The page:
You are here

Appendix 11

(Referred to in Chapter LXVI, Footnote 3.)


MANDALAY, 20th. November, 1886.

The following general instructions for the guidance of Brigadier-Generals and Officers in command of columns are published by order of His Excellency the Commander-in-Chief in India:

1st.--Columns sent out for the pacification of a district, or in pursuit of a particular gang of dacoits, must be amply provided and able to keep the field for ten days at least. To enable this to be done without employing an undue number of transport animals, it is necessary that every endeavour be made to obtain grain for Cavalry horses and Transport ponies from the villages passed through; careful inquiry must be made as to where supplies can be obtained locally, and the line of advance determined accordingly. Arrangements must be made for replenishing the supply when necessary from depots which must be formed at convenient centres when the nature of the operations may necessitate it. These depots should be pushed forward from time to time as the troops advance. The work of a column obliged to return to its base of supply before it has had an opportunity of completing the object of the expedition must be more harmful than beneficial, as its failure emboldens the enemy and weakens the confidence of the people in our power to protect them and to reach the offenders.

2nd.--Where two or more columns are acting in concert, the details of time and place of movement should be settled beforehand with the greatest nicety, and the commanding officers of all such columns should be provided with the same maps, or tracings from them, so that subsequent changes of plan, rendered necessary by later information, may be understood and conformed to by all. Officers commanding columns must do their utmost to get into, and keep up, communication with one another. This can be effected by:

Visual signalling, Spies and scouts, Patrolling.

3rd.--Movements to be executed in concert with the troops in other brigades or commands, or likely to tell directly or indirectly on the districts commanded by other officers, will be fully communicated to those officers, both beforehand and when in progress.

4th.--Brigadier-Generals are empowered to give very liberal remuneration for the effective service of guides and for information involving danger to those who give it. They may delegate this power to selected officers in detached commands, but a close watch must be kept on expenditure under this head. Opportunities should be afforded to timid informers who are afraid to compromise themselves by entering camp to interview officers at some distance out and in secrecy.

5th.--Cavalry horses and Mounted Infantry ponies must be saved as much as is compatible with occasional forced and rapid marches. On ordinary occasions the riders should dismount, from time to time, and march alongside of their horses or ponies.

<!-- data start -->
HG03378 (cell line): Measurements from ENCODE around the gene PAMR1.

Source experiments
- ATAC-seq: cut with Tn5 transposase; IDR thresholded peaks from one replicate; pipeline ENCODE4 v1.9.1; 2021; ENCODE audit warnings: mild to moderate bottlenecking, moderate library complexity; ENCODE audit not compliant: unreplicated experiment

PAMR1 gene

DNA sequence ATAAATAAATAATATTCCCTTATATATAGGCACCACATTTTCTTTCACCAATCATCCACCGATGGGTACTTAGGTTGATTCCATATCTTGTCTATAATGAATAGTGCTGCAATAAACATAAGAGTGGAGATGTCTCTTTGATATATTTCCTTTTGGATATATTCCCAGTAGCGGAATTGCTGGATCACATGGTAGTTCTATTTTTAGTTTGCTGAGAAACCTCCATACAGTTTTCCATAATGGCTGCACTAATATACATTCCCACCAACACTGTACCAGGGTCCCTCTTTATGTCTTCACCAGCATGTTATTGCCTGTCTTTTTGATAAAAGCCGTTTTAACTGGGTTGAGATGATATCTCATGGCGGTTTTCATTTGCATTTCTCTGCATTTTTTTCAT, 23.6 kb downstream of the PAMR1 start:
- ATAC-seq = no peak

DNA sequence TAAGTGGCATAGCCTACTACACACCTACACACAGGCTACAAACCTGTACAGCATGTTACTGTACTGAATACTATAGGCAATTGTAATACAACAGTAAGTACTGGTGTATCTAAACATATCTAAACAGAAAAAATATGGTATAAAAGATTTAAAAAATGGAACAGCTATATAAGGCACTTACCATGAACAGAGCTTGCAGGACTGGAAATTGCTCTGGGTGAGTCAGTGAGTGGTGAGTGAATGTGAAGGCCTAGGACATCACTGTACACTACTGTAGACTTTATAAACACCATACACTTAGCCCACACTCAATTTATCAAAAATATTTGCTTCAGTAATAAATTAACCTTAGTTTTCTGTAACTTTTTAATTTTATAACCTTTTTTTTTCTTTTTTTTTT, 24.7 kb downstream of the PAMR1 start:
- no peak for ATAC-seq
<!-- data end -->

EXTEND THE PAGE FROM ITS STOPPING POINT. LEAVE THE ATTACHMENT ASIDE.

6th.--The special attention of all officers is called to the careful treatment of pack-animals, and officers in command of columns and parties will be held strictly responsible that the animals are properly loaded for the march, saved as much as possible during it, and carefully attended to and fed after it. Officers in command will ascertain by daily personal supervision and inspection that these orders are carried out.

7th.--It must be remembered that the chief object of traversing the country with columns is to cultivate friendly relations with the inhabitants, and at the same time to put before them evidences of our power, thus gaining their good-will and their confidence. It is therefore the bounden duty of commanding officers to ascertain that the troops under their command are not permitted to injure the property of the people or to wound their susceptibilities.

8th.--The most injurious accounts of our intentions have been circulated amongst, and believed by, the people, and too much pains cannot be taken to eradicate this impression, and to assure the people both by act and word of our good-will towards the law-abiding. Chief men of districts should he treated with consideration and distinction. The success of the present operations will much depend on the tact with which the inhabitants are treated.

9th.--When there is an enemy in arms against British rule, all arrangements must be made not only to drive him from his position, but also to surround the position so as to inflict the heaviest loss possible. Resistance overcome without inflicting punishment on the enemy only emboldens him to repeat the game, and thus, by protracting operations, costs more lives than a severe lesson promptly administered, even though that lesson may cause some casualties on our side. Arrangements should be made to surround villages and jungle retreats with Cavalry, and afterwards to hunt them closely with Infantry. In the pursuit the broadest margin possible will be drawn between leaders of rebellion and the professional dacoit on the one part, and the villagers who have been forced into combinations against us. Bohs and leaders will generally be found heading the column of fugitives, and a portion of the Cavalry should be directed to pursue them without wasting time over the rank and file of the enemy.